Electricity access is a key catalyst for economic development. Increasing access to electricity in Kenya is a goal of the Government. LTWP would like neighbouring communities to be able to access electricity, and is committed to working with the Government and Marsabit County to explore possible avenues to realize this in the future.
LTWP project employed more than 2,500 people during the construction phase of the project, of whom about 75% came from Marsabit County.
As of February 2018, the Project employed 334 people, of whom:
- 255 (76%) are from Marsabit County;
- 74 (22%) are from other parts of Kenya; and,
- 5 (1%) are expatriates.
Going forward, LTWP does not expect to employ significantly more people on the project. During operations, the total number of employees is forecasted to fluctuate between 320 - 350 people.
LTWP’s recruitment policy is to fill employment opportunities with as many local people as possible,
i.e. people from Laisamis Constituency and/or wider Marsabit County. Where a local suitable candidate is unavailable, LTWP will seek to employ a Kenyan national. Finally, if suitable candidates are not available nationally, LTWP will advertise job openings internationally.
Moreover, LTWP, through its Winds of Change Foundation, prioritizes the hiring of local contractors to implement community development projects (where possible). These local contractors in turn employ locals from Marsabit County.
The construction phase of the Project has been completed, thus there are fewer jobs available than during construction. Going forward, the operational jobs that will be available will require specific skills and are advertised HERE on our website and locally by our 15 Community Liaison Officers.
Those interested in applying for a job on the Project can contact us at:
Lake Turkana Wind Power Ltd
P.O Box 2114, 00502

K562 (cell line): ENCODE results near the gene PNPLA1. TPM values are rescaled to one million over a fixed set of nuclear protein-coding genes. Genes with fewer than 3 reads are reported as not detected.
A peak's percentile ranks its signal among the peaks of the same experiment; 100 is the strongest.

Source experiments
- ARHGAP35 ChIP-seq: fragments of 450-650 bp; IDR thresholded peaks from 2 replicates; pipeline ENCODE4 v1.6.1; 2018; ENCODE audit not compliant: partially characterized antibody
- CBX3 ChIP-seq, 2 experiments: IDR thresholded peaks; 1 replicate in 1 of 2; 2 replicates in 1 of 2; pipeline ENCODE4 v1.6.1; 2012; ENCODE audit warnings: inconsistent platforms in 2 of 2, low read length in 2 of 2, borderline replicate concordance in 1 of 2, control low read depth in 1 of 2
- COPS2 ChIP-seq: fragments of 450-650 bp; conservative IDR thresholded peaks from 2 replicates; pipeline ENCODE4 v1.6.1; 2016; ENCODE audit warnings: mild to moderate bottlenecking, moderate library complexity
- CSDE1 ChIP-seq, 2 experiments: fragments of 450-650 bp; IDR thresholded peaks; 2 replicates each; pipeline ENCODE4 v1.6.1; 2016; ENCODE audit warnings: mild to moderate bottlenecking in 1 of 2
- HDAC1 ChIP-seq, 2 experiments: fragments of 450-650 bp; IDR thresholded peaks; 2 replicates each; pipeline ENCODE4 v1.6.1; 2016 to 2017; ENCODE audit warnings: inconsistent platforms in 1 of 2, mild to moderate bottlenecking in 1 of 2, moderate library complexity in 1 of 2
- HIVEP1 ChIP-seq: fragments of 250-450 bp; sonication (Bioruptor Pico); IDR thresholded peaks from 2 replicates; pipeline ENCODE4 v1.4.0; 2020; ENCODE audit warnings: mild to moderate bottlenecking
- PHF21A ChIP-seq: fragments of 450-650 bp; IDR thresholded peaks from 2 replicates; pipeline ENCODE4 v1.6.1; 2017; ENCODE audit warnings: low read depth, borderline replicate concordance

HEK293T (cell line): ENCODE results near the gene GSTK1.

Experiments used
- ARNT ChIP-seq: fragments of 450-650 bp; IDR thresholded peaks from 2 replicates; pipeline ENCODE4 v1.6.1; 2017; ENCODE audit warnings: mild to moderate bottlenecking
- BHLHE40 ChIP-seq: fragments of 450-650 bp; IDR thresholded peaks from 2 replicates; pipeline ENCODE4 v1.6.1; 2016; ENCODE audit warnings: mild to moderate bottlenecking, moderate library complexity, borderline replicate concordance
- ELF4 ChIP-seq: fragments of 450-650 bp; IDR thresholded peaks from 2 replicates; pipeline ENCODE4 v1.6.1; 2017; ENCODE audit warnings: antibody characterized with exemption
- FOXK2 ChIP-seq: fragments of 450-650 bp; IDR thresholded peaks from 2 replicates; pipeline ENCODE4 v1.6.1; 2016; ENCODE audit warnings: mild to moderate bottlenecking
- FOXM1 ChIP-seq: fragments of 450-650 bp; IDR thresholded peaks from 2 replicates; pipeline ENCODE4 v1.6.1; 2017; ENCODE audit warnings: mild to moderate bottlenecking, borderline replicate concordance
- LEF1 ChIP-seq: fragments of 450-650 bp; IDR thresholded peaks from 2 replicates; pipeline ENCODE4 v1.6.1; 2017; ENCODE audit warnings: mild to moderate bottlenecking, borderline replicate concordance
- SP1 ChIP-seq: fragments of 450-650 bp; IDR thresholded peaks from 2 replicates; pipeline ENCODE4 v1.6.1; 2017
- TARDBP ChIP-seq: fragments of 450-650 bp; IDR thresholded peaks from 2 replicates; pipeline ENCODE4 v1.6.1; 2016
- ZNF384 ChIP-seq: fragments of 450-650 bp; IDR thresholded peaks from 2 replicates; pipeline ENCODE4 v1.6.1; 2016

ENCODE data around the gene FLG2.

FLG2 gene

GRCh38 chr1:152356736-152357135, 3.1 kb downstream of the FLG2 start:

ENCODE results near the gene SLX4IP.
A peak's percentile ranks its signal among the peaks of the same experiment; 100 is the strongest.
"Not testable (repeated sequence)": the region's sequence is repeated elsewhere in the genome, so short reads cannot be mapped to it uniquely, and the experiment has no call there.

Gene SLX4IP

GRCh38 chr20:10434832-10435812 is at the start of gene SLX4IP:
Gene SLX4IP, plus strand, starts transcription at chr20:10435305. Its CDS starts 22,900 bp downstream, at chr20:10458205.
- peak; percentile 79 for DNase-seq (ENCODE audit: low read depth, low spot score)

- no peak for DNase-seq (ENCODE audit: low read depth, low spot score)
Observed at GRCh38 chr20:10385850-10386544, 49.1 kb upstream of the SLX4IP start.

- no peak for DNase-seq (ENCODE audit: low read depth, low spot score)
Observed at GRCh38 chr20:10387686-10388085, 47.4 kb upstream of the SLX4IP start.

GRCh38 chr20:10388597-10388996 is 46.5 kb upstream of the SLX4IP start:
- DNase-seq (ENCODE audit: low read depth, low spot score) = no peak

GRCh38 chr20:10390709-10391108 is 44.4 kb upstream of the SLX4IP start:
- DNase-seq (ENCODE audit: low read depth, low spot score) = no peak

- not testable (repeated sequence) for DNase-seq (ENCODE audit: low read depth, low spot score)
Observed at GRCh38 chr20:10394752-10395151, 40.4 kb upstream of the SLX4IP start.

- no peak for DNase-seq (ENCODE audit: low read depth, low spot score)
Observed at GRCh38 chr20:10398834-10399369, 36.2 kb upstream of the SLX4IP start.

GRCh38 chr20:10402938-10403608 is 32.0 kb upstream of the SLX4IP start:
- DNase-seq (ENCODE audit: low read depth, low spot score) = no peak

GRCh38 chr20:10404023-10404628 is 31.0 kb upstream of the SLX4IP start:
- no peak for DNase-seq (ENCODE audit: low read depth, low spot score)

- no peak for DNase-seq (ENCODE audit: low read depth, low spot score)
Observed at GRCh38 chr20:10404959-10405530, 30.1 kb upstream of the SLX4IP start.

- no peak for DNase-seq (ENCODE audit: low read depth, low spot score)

LTWP is committed to ensuring that the development and operation of the Lake Turkana wind farm has minimal negative impact on the communities within the Project’s footprint, and especially on those communities that may be defined as vulnerable, marginalized or indigenous.
LTWP treats all individuals and communities, irrespective of ethnic or social origin, definition or categorization, with respect and without discrimination. LTWP believes that this non-discriminatory approach has fostered an environment where there is less inter-tribal conflict among the communities.
Throughout the Project’s lifecycle LTWP commits to informing the affected communities about the Project, sharing their views, and obtaining broad community support. LTWP will continue to ensure that consultations are conducted in good faith; are culturally appropriate; gender sensitive; voluntary, free of interference and non-manipulative.
All contractors and employees on the wind farm site adhere to Lake Turkana Wind Power’s environmental and social standards, including in relation to human rights and community engagement.
LTWP’s main contractors, under supervision of LTWP, undertake monthly auditing of their subcontractors on labour related aspects that could become human rights issues, such as payroll, accommodation, working conditions and health and safety.
LTWP is audited on a quarterly basis by an external party on behalf of the Project’s Lenders.
LTWP has developed and implemented environmental and social policies and management plans, including : LTWP’s overarching Environmental and Social Policies; Community Health and Safety Management Plan; Labour Management Plan; Stakeholder Engagement Plan; Temporary Accommodation Management Plan; Village Management Plan; Biodiversity and Conservation Management Plan; Cultural Heritage Chance Finds Procedures; Occupational Health and Safety Management Plan; Security Management Plans and Emergency Preparedness and Response Plan, amongst others. These policies and plans will be updated for the operations phase.
The project has a grievance mechanism that deals with grievances submitted by stakeholders, be it local community members or other interested/affected parties.
Any individual or group can contact one of the Project’s 15 Community Liaison Officers (CLO), who will then proceed to register and investigate the complaint. Our CLOs are based in the wider project area and their contacts have been widely distributed.
If you do not have the contact details of one of our CLOs, then you can get in touch with us using our dedicated grievances’ email address:
At this time, it is undetermined what will happen in 20 years’ time. There are various options, e.g.:
- Upgrade of existing wind farm by LTWP (under a new contract with national and county governments, as well as KPLC );
- Wind farm is fully removed (technical term: fully ‘demobilized’);
- Sold to a willing buyer; and,
LTWP have a dedicated project website, which can be accessed via the following link: https://www.ltwp.co.ke
Videos about the project can be accessed on YouTube through the following link: https://www.youtube.com/channel/UCJxQ6X9uZWGhHG9XanVqZWQ